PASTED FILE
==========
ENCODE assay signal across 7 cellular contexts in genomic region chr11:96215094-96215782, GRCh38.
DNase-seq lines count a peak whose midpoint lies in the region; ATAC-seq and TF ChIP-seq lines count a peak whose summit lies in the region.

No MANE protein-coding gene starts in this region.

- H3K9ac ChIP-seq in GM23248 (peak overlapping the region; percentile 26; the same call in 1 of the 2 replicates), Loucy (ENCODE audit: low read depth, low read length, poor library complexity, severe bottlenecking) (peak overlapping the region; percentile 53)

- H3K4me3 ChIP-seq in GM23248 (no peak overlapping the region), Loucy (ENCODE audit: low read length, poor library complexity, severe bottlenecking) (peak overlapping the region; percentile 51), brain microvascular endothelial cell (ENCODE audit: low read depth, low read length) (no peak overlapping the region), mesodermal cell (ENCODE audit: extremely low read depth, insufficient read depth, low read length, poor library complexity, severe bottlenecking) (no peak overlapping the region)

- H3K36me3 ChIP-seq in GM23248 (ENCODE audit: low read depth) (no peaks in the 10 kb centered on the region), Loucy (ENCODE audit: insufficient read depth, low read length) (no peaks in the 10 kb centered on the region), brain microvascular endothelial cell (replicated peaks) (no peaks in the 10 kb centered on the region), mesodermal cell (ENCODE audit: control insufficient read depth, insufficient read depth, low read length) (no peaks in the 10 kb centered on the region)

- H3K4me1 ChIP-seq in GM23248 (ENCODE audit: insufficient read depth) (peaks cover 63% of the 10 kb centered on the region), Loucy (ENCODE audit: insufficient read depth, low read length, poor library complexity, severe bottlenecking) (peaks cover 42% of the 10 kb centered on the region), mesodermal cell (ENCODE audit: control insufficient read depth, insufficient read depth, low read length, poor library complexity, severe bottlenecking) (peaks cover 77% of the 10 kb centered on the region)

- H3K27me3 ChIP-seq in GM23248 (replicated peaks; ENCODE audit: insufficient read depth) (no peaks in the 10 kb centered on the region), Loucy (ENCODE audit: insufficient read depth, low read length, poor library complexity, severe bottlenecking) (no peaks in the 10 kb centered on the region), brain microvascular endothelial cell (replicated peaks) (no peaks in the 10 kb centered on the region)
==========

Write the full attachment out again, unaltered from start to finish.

ENCODE assay signal across 7 cellular contexts in genomic region chr11:96215094-96215782, GRCh38.
DNase-seq lines count a peak whose midpoint lies in the region; ATAC-seq and TF ChIP-seq lines count a peak whose summit lies in the region.

No MANE protein-coding gene starts in this region.

- H3K9ac ChIP-seq in GM23248 (peak overlapping the region; percentile 26; the same call in 1 of the 2 replicates), Loucy (ENCODE audit: low read depth, low read length, poor library complexity, severe bottlenecking) (peak overlapping the region; percentile 53)

- H3K4me3 ChIP-seq in GM23248 (no peak overlapping the region), Loucy (ENCODE audit: low read length, poor library complexity, severe bottlenecking) (peak overlapping the region; percentile 51), brain microvascular endothelial cell (ENCODE audit: low read depth, low read length) (no peak overlapping the region), mesodermal cell (ENCODE audit: extremely low read depth, insufficient read depth, low read length, poor library complexity, severe bottlenecking) (no peak overlapping the region)

- H3K36me3 ChIP-seq in GM23248 (ENCODE audit: low read depth) (no peaks in the 10 kb centered on the region), Loucy (ENCODE audit: insufficient read depth, low read length) (no peaks in the 10 kb centered on the region), brain microvascular endothelial cell (replicated peaks) (no peaks in the 10 kb centered on the region), mesodermal cell (ENCODE audit: control insufficient read depth, insufficient read depth, low read length) (no peaks in the 10 kb centered on the region)

- H3K4me1 ChIP-seq in GM23248 (ENCODE audit: insufficient read depth) (peaks cover 63% of the 10 kb centered on the region), Loucy (ENCODE audit: insufficient read depth, low read length, poor library complexity, severe bottlenecking) (peaks cover 42% of the 10 kb centered on the region), mesodermal cell (ENCODE audit: control insufficient read depth, insufficient read depth, low read length, poor library complexity, severe bottlenecking) (peaks cover 77% of the 10 kb centered on the region)

- H3K27me3 ChIP-seq in GM23248 (replicated peaks; ENCODE audit: insufficient read depth) (no peaks in the 10 kb centered on the region), Loucy (ENCODE audit: insufficient read depth, low read length, poor library complexity, severe bottlenecking) (no peaks in the 10 kb centered on the region), brain microvascular endothelial cell (replicated peaks) (no peaks in the 10 kb centered on the region)